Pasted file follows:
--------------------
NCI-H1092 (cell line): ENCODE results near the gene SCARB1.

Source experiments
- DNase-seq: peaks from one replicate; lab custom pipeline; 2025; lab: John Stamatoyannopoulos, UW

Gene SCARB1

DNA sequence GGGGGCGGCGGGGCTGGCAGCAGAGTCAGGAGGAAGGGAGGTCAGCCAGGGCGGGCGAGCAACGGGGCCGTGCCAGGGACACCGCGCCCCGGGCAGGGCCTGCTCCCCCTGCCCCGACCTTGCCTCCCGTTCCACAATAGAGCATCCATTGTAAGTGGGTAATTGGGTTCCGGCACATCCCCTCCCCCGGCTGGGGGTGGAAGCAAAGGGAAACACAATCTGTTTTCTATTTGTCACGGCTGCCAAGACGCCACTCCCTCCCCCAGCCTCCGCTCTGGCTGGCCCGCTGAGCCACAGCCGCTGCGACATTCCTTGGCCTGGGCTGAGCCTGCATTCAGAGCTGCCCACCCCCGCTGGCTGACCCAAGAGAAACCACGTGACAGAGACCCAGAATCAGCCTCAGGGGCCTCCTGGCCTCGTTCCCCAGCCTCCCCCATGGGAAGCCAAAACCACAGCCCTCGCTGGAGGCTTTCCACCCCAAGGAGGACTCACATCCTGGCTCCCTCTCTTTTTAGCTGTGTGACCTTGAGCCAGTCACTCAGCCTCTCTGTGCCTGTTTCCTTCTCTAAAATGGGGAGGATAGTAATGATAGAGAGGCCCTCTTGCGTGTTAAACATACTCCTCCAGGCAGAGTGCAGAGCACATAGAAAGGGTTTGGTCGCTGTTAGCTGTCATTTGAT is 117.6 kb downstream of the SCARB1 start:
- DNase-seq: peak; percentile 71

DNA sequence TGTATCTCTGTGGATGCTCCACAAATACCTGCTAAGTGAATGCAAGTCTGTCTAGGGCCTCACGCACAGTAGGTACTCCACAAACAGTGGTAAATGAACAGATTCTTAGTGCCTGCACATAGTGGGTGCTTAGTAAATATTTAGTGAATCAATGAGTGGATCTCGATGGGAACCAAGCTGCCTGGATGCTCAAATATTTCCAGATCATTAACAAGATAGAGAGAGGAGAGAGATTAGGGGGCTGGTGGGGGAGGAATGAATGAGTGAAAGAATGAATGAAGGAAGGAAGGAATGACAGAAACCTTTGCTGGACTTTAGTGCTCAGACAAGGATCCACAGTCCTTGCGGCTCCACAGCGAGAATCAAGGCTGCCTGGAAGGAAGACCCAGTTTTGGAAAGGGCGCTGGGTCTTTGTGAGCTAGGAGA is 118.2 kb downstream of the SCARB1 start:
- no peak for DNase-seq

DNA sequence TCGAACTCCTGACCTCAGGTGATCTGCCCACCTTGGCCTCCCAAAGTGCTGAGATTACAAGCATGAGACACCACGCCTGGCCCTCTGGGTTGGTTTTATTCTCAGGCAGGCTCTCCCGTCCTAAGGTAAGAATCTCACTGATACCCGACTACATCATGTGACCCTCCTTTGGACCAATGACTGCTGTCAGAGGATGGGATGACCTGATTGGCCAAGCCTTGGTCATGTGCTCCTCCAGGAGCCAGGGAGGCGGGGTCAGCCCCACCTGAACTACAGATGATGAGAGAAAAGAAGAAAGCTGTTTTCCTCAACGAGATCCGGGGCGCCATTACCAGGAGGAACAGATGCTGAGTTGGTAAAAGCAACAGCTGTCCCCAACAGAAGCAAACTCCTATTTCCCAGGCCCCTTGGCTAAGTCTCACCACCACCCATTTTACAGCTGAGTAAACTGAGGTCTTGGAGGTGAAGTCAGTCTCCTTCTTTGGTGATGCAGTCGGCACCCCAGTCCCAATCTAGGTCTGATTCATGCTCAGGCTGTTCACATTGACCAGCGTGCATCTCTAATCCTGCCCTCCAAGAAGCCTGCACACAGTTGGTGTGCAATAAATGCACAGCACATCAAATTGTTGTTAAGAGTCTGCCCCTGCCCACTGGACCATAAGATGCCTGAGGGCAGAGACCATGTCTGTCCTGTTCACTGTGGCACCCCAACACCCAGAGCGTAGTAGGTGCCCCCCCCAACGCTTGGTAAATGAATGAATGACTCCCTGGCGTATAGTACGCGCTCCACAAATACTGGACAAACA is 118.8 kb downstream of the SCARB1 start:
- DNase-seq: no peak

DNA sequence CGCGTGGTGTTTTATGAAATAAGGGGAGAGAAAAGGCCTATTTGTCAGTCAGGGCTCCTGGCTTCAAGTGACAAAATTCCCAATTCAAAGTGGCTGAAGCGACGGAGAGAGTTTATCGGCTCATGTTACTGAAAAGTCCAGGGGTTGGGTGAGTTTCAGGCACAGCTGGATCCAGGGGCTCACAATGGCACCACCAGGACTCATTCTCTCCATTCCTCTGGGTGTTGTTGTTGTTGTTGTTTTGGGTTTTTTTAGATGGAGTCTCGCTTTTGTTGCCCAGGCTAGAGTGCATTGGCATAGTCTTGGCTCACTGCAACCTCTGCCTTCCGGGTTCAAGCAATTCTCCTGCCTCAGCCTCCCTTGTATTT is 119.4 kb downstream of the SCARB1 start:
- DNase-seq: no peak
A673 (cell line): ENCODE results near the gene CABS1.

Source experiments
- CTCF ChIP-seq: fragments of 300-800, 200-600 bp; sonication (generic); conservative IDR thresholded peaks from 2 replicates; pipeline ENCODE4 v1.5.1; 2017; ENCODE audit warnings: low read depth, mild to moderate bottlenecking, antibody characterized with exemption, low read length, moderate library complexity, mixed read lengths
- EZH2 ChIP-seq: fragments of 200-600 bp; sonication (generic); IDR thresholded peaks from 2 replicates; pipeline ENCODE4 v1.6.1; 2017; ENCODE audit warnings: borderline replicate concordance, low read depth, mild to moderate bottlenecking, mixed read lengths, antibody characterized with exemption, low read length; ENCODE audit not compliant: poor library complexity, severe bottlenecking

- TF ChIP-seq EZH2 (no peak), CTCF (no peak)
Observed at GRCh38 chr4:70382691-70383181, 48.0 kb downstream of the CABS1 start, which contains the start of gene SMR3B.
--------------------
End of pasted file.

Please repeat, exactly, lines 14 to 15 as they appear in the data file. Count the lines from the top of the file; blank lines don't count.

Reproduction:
Source experiments
- CTCF ChIP-seq: fragments of 300-800, 200-600 bp; sonication (generic); conservative IDR thresholded peaks from 2 replicates; pipeline ENCODE4 v1.5.1; 2017; ENCODE audit warnings: low read depth, mild to moderate bottlenecking, antibody characterized with exemption, low read length, moderate library complexity, mixed read lengths